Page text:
“You didn’t take my word for it?” Kilgore said. “I told you if everything goes good I’d put in a bill to reinstate the charter.”

“I’m not a very trusting person, Delegate,” Kennedy replied.

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“I did have a few people say you’re still not providing services,” Kilgore said. Kennedy shot back: “But we are. We hired someone to do mowing, and we’re fixing streetlights …”

“Things like that take time,” Kilgore said.

Kennedy said she wouldn’t be comfortable until the Senate had also passed the bill. Later that morning, she visited Sen. Todd E. Pillion (R-Washington), who carried that chamber’s version. It had cleared a committee vote just that morning but had yet to reach the Senate floor.

Pillion said he thought the bill was on track to pass.

“It’s been a lot of work, I won’t lie,” Kennedy said.

“Has all the money been finally accounted for?” Pillion asked.

“People aren’t lining up to do our audits,” Kennedy said. “We’re working to get that done.”

Pillion said he had gotten an email over the weekend from a resident who was unhappy that the town might get its charter back, preferring that the county absorb it. But the senator said he had faith in the town council.

“This, I hope, is for the greater good,” he said.

“Absolutely,” Kennedy said. “It’s a different animal now.”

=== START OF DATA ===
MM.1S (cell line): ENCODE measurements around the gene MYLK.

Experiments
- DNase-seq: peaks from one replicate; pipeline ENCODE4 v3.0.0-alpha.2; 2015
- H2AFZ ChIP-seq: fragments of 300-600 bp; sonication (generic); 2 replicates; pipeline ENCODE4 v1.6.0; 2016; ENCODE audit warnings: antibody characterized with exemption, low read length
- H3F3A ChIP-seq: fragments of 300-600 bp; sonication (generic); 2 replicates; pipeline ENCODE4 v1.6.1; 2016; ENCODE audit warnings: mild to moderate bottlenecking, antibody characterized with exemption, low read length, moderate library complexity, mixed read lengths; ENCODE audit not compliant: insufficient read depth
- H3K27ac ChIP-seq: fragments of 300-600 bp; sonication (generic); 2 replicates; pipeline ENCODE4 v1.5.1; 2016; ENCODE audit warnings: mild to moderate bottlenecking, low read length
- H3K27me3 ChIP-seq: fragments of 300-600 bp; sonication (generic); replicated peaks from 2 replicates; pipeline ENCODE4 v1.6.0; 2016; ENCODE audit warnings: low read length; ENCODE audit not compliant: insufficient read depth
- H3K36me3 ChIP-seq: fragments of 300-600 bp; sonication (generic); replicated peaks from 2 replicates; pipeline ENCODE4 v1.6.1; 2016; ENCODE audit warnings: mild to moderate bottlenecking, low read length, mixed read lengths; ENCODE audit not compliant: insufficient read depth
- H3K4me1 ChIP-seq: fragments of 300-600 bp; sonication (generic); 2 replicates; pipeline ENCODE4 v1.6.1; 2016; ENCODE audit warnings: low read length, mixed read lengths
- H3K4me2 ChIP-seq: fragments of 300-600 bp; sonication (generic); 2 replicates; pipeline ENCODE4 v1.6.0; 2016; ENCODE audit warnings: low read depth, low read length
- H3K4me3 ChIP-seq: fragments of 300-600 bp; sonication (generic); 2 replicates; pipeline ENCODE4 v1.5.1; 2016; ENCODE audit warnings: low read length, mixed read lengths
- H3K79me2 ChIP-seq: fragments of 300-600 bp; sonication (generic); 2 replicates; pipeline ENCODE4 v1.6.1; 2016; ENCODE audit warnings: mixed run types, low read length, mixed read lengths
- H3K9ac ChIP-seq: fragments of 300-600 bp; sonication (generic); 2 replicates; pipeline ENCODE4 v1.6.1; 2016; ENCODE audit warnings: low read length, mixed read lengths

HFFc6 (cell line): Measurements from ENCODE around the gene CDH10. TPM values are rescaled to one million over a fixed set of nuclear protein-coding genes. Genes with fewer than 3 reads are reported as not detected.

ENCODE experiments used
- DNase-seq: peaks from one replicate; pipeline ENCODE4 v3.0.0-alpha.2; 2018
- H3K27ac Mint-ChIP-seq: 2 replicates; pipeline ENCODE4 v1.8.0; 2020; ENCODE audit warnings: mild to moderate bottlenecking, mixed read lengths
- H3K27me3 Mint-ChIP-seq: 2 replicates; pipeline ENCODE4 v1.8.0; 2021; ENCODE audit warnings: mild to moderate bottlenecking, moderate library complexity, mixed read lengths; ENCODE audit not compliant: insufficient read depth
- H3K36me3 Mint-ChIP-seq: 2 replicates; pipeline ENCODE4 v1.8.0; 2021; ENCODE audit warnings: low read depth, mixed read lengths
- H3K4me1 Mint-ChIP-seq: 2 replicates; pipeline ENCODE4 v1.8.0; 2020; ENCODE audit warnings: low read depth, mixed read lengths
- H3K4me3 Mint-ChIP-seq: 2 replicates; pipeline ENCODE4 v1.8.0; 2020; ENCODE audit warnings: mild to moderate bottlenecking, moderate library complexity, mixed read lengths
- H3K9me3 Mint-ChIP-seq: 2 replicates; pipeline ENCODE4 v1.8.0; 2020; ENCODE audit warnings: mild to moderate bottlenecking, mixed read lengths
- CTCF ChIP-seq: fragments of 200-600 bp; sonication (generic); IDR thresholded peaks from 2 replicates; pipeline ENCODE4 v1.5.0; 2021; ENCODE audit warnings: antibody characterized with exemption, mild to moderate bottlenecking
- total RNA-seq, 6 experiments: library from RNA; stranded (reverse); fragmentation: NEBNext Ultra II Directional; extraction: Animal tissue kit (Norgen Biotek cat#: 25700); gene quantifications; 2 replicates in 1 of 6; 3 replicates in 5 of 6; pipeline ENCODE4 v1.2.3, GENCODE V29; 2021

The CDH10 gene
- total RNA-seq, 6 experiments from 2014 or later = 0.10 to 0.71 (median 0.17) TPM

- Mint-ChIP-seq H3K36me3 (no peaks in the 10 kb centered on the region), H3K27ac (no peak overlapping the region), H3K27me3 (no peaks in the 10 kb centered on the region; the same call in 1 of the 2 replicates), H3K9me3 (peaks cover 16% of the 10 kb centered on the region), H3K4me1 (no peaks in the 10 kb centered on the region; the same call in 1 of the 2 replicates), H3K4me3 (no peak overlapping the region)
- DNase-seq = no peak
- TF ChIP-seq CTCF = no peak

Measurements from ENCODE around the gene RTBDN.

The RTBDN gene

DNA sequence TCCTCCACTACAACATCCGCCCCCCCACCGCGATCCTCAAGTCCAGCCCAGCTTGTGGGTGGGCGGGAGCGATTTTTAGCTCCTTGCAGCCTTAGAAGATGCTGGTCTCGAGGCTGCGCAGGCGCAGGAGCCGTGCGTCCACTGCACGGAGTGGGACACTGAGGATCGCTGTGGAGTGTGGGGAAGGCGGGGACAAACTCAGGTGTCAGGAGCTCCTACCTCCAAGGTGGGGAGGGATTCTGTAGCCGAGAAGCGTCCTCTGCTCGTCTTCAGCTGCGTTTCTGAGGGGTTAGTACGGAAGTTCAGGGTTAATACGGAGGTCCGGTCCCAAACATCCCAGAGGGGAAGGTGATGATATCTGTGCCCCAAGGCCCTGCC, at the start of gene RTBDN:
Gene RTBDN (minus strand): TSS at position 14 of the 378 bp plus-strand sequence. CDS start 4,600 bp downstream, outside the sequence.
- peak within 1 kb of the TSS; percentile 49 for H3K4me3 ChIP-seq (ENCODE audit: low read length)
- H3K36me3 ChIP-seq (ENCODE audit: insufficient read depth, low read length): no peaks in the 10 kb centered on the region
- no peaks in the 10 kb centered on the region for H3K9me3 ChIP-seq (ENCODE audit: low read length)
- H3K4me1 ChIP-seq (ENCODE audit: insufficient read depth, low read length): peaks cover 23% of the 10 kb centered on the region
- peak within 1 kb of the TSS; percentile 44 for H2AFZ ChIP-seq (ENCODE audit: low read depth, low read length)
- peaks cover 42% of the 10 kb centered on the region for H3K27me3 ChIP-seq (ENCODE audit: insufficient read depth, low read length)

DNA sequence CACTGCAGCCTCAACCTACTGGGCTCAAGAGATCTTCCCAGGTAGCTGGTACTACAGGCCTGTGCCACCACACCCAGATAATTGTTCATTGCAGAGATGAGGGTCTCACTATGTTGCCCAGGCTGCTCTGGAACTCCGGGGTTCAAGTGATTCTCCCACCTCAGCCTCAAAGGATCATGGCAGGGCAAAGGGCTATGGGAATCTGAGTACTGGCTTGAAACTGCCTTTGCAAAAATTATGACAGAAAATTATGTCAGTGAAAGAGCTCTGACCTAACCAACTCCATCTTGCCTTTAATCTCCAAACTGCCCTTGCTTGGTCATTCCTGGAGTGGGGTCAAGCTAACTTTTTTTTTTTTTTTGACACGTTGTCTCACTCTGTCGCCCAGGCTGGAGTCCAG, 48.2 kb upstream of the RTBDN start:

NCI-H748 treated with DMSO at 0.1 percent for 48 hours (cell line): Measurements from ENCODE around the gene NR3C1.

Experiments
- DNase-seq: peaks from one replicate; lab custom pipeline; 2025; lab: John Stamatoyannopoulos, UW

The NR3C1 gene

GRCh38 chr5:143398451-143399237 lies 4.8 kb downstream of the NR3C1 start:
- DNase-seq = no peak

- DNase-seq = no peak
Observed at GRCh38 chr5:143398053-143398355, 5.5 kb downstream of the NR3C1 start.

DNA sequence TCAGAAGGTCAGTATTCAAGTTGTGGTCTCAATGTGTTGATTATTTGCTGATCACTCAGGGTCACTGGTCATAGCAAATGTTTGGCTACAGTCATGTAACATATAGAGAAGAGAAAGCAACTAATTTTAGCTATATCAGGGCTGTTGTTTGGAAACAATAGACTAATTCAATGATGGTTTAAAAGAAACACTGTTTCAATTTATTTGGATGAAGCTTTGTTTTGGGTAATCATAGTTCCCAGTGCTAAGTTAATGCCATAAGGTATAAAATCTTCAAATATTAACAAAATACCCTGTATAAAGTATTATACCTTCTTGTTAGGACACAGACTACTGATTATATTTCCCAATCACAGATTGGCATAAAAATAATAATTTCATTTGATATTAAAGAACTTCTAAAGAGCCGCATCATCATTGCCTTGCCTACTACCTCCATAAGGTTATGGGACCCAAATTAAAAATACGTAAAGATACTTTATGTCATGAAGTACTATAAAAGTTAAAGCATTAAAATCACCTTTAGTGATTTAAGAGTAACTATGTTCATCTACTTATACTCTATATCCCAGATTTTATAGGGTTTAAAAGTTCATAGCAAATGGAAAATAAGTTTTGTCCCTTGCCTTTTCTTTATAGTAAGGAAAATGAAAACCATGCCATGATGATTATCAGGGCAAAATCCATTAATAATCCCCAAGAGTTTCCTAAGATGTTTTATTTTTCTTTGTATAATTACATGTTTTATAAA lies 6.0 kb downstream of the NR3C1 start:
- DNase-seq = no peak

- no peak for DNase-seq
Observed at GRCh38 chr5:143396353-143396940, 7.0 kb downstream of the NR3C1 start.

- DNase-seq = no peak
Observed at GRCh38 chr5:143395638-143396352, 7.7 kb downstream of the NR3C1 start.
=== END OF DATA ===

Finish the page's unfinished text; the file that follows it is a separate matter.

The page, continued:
On Thursday, after Kennedy had made the drive back to Pound, Pillion’s bill came up on the floor of the Senate. The local government is “on the straight and narrow now, and the town of Pound is looking better than ever,” Pillion assured his fellow lawmakers.

The bill passed, 40-0.

Sen. Ghazala F. Hashmi (D-Chesterfield) raised her arms in celebration when the bill passed an earlier, procedural vote. Though from a far different part of the state, Hashmi had opposed the measure last year to strip the charter. “We weren’t following policy,” she said in an interview, referring to the usual process that requires a town to make such a request itself. “I got many, many emails from citizens in Pound asking that we not go down that route because it wasn’t fair to them.”

Now that both chambers have passed measures to restore the charter, the bills must ultimately wind up in the hands of the governor. A spokeswoman for Youngkin declined to comment on whether he would sign them, saying only that he reviews all legislation that comes to his desk. But neither bill had opposition in the legislature, so it would be extraordinary for Youngkin to object.

Kennedy, who couldn’t watch live video of the vote because she was working at her Verizon call center job, learned of the outcome from a reporter. She felt “relief that we’re somewhat done,” she said, noting that the bills aren’t signed yet.

Without the threat of dissolution hanging over their heads, council members can move ahead with next steps: Getting full-time police officers, for instance, and pursuing grants and economic development projects.

“Our hands have been tied so it was hard to move forward,” Kennedy said.

The year of struggle has been worth it, she added. It proved to lawmakers that Pound deserves to exist.

“I didn’t doubt that we would be able to accomplish everything they wanted us to accomplish,” she said. “I guess my doubt was, would the legislators do what was promised, knowing that we were putting in the work?”

As of Thursday, they did.